Friday, February 1, 2013

Building a web strategy

Have you ever noticed that the visual models for web strategy look like a multi-armed bandit?  Each item in its own silo, all stealing from the company's resources?  And strategy is generally one of the items, because after all, it's one of the things you do.


mult-armed strategy bandit

I'm not sure which came first, the model or the practice, but the model is actually pretty accurate.  Most businesses are doing a lot, with their company being the only common thread.  

Companies large and small see that Acme Co. has started using Twitter and its generating traffic, so they open up a Twitter account and hire an intern to tweet.  Before you realize it, you have a strategy that looks like a multi-armed bandit, stealing company resources and projecting a disconnected view of your company.

Web strategy is better viewed as a work flow.  It isn't something you do.  It's something you build and follow.  Each of the pieces of your web presence plays a specific role, or maybe a few roles, in helping you achieve your business goals.


Web Strategy as a Workflow

Everyone's workflow will look a little different because everyone has different goals and not all goals need a comprehensive workflow.  The above is just a quick sample I created to illustrate my point.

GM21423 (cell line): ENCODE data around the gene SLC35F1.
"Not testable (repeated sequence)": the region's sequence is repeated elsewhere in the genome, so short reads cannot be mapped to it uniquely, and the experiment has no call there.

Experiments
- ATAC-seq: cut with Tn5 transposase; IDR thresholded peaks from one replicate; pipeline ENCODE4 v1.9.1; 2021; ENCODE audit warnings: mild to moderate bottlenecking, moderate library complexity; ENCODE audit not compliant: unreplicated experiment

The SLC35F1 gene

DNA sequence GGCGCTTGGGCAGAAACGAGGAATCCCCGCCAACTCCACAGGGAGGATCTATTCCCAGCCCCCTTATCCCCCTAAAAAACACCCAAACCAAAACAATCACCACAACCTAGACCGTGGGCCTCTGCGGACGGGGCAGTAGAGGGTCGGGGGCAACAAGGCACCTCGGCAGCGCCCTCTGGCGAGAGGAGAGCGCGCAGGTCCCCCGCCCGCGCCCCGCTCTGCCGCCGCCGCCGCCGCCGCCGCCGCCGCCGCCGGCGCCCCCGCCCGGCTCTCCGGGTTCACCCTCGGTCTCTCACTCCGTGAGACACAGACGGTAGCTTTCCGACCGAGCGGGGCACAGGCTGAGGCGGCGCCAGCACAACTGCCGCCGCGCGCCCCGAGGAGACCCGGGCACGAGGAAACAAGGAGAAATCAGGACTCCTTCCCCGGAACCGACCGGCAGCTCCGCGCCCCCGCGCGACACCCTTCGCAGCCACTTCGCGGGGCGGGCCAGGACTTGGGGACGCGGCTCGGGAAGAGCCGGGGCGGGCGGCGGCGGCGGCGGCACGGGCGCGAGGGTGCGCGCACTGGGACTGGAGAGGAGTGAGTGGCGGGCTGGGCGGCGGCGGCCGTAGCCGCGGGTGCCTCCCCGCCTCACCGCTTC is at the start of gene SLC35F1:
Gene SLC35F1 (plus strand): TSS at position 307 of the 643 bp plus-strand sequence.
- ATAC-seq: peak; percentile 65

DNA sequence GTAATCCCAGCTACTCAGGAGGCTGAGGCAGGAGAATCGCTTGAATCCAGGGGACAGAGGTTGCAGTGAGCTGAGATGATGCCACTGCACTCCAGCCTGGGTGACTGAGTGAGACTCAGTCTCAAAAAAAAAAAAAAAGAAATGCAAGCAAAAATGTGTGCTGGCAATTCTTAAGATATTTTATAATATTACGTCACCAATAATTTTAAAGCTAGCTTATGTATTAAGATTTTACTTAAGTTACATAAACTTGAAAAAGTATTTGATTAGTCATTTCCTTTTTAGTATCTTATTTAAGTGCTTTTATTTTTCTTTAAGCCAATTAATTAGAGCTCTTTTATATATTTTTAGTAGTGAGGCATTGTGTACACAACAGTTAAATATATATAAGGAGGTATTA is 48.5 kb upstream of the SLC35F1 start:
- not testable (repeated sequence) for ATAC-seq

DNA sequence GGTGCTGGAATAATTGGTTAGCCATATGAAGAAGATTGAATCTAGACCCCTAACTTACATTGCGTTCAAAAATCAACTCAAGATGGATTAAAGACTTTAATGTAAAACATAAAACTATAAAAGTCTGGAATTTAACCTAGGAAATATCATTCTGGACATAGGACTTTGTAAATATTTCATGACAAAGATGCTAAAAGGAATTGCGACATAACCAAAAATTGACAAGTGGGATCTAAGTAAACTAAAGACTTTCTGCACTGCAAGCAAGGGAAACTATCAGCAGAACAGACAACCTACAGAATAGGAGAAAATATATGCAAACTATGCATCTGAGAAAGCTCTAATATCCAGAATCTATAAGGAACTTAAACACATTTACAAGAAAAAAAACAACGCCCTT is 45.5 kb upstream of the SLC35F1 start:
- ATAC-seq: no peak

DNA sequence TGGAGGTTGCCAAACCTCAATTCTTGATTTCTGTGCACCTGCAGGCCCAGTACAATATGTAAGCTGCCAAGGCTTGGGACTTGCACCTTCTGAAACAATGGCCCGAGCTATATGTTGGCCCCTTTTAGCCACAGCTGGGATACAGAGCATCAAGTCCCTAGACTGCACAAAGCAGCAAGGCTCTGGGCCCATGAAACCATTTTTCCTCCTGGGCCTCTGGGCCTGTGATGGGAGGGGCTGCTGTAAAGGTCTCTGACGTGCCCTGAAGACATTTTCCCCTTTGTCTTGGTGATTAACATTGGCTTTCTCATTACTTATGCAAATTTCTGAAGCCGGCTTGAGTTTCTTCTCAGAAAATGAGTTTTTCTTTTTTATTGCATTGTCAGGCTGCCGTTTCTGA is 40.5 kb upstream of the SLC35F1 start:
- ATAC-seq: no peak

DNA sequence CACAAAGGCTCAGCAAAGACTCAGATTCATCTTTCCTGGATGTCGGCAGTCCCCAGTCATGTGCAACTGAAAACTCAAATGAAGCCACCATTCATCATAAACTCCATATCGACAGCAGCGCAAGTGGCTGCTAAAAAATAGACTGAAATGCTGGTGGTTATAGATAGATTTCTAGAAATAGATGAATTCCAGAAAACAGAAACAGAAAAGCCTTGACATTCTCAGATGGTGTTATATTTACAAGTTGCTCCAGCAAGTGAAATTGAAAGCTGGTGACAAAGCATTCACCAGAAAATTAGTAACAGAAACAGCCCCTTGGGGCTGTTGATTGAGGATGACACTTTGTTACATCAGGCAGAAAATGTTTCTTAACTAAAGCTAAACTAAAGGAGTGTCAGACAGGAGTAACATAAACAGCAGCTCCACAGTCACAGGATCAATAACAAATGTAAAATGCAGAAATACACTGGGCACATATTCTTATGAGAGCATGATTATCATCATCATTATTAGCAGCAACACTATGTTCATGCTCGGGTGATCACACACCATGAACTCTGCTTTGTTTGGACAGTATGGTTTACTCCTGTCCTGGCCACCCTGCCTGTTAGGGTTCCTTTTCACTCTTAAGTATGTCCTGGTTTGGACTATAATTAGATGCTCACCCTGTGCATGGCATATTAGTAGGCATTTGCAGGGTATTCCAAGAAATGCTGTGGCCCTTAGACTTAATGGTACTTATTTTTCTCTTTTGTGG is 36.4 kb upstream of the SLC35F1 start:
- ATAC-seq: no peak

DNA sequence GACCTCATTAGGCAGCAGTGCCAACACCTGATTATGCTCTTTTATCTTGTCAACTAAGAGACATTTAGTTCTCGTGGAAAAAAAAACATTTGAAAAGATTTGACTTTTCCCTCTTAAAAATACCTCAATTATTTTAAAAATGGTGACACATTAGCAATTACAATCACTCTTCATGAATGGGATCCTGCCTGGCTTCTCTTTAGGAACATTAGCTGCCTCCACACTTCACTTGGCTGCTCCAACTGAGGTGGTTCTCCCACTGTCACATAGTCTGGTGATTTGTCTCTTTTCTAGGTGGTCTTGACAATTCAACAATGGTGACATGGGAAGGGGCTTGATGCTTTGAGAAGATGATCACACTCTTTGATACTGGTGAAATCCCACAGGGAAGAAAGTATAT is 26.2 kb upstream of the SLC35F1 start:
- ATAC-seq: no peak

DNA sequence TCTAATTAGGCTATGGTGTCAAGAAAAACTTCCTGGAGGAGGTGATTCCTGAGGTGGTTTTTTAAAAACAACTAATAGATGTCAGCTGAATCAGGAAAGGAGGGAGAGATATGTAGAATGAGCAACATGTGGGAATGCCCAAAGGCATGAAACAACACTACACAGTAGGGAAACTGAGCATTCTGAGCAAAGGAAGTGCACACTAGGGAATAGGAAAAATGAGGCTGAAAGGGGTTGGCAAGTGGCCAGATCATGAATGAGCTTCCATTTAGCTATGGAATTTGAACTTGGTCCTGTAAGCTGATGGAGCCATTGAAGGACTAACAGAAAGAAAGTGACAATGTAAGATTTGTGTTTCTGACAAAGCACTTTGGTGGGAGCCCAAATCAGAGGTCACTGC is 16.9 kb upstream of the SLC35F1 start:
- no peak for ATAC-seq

For this blog, my goal is to change the way people look at their web strategy and current web presence.  I will promote it on LinkedIn, Twitter, G+, through email, and I have made sure to cover the topics and keywords I expect will help it be found in search.  I will use Google Analytics to see how my promotions perform and will use comments and shares to measure the effects of the post.

While I use LinkedIn, Twitter, G+, email and analytics for more than promoting blog posts, I don't view any one of them as something I have to maintain.  I simply view them as the next step in a given workflow to achieve my goals.

What's your web strategy look like?